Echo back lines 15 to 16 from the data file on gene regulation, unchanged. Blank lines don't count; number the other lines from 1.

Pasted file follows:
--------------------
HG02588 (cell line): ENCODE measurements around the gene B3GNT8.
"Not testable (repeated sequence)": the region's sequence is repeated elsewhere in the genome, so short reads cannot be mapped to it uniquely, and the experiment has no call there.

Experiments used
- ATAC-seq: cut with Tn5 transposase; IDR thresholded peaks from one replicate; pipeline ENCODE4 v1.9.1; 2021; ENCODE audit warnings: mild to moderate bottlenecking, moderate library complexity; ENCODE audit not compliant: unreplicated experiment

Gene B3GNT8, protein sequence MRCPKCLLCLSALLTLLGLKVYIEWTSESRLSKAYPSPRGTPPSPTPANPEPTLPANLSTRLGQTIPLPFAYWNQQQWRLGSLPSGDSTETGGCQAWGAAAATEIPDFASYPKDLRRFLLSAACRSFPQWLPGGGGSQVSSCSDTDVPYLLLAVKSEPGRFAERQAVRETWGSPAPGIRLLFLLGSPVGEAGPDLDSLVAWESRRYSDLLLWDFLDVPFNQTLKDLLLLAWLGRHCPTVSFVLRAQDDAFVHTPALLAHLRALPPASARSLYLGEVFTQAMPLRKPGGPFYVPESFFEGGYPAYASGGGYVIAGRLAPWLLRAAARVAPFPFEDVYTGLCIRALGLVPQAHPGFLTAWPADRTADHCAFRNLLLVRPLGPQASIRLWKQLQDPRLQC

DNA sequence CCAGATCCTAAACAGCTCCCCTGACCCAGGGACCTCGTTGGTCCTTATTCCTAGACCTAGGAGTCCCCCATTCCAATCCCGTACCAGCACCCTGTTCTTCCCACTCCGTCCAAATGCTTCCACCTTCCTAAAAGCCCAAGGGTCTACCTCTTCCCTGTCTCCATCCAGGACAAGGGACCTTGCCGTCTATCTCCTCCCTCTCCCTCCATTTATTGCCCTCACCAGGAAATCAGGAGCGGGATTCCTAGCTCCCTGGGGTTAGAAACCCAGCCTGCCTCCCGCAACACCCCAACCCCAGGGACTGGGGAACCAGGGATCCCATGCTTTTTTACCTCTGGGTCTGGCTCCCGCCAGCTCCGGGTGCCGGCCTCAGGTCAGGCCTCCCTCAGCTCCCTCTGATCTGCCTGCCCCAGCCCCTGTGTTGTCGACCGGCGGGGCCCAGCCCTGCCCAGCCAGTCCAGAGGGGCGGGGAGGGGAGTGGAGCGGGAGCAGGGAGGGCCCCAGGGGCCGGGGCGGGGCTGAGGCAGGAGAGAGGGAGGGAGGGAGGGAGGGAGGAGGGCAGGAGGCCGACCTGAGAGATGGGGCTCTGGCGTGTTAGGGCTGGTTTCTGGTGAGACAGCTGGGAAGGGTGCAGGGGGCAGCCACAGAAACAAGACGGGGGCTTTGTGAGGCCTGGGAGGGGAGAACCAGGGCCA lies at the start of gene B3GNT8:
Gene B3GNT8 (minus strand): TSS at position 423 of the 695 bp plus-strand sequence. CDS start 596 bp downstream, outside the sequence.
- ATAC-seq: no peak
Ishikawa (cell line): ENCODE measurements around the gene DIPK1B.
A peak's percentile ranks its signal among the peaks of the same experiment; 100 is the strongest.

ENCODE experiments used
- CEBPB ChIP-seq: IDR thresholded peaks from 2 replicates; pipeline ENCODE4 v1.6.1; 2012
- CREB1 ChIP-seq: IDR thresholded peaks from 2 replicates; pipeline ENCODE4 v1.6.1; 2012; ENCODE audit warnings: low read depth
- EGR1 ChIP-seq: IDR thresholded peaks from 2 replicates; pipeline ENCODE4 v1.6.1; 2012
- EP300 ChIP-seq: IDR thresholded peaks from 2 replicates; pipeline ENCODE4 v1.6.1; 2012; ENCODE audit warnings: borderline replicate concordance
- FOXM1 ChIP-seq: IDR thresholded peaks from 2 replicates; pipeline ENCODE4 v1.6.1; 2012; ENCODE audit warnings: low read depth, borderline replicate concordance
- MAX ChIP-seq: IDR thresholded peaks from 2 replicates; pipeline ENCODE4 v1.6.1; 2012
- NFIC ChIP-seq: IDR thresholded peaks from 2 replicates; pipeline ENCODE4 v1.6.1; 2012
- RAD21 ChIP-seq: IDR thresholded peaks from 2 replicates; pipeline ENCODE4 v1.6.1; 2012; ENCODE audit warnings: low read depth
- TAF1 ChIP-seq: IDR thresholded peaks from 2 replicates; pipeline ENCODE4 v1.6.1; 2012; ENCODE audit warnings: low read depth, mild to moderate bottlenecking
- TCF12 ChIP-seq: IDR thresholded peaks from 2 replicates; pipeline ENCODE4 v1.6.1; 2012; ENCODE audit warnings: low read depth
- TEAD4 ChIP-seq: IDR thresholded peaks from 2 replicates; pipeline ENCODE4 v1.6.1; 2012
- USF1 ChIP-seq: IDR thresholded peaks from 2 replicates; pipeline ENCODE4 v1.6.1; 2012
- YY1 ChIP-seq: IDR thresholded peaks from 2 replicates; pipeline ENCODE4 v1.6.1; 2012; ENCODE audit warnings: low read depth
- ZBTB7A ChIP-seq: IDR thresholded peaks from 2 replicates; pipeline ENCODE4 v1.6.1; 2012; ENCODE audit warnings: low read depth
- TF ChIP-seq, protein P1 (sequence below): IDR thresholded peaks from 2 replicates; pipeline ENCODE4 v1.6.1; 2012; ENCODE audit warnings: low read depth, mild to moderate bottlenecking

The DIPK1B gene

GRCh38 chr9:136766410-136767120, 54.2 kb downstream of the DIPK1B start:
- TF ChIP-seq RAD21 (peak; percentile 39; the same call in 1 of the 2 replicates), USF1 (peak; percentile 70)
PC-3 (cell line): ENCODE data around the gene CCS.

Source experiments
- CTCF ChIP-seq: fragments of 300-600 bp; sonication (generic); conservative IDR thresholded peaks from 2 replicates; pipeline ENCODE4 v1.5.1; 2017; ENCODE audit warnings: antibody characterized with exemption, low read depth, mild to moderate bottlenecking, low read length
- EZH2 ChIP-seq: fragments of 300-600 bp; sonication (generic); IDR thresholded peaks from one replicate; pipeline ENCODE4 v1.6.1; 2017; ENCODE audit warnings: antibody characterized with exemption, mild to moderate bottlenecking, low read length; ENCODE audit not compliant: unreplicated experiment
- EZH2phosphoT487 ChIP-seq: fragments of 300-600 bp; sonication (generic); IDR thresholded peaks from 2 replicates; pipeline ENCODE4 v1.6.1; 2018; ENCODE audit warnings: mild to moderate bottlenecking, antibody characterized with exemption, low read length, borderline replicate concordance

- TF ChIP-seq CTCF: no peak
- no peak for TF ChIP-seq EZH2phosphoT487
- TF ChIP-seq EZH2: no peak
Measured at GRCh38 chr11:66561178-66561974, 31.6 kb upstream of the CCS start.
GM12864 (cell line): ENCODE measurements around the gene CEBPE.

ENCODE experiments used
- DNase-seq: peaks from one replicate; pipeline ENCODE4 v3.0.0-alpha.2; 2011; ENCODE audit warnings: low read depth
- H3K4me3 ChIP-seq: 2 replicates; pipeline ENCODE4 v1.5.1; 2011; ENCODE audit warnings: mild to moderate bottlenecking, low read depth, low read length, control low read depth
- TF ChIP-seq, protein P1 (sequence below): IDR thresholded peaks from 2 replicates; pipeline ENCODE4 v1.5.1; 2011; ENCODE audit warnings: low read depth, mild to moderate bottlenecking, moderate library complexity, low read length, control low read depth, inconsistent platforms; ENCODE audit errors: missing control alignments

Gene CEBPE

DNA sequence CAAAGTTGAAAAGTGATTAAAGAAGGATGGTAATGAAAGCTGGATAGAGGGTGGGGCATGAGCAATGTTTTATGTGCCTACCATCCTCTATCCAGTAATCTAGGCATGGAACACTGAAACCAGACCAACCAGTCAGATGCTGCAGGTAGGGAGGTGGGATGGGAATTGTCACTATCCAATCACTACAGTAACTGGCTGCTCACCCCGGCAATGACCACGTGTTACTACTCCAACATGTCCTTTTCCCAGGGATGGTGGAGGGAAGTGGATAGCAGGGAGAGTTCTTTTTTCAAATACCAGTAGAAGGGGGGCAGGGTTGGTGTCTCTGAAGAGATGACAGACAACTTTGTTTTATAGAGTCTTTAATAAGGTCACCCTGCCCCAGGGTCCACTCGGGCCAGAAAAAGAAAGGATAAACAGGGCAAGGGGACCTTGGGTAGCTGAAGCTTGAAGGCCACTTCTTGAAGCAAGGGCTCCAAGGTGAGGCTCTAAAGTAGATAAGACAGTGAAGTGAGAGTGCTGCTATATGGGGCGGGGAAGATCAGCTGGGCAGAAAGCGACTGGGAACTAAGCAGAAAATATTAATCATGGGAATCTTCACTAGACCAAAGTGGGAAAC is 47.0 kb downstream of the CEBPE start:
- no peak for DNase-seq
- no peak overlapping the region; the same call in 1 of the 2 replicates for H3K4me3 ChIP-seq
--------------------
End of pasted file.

- EP300 ChIP-seq: IDR thresholded peaks from 2 replicates; pipeline ENCODE4 v1.6.1; 2012; ENCODE audit warnings: borderline replicate concordance
- FOXM1 ChIP-seq: IDR thresholded peaks from 2 replicates; pipeline ENCODE4 v1.6.1; 2012; ENCODE audit warnings: low read depth, borderline replicate concordance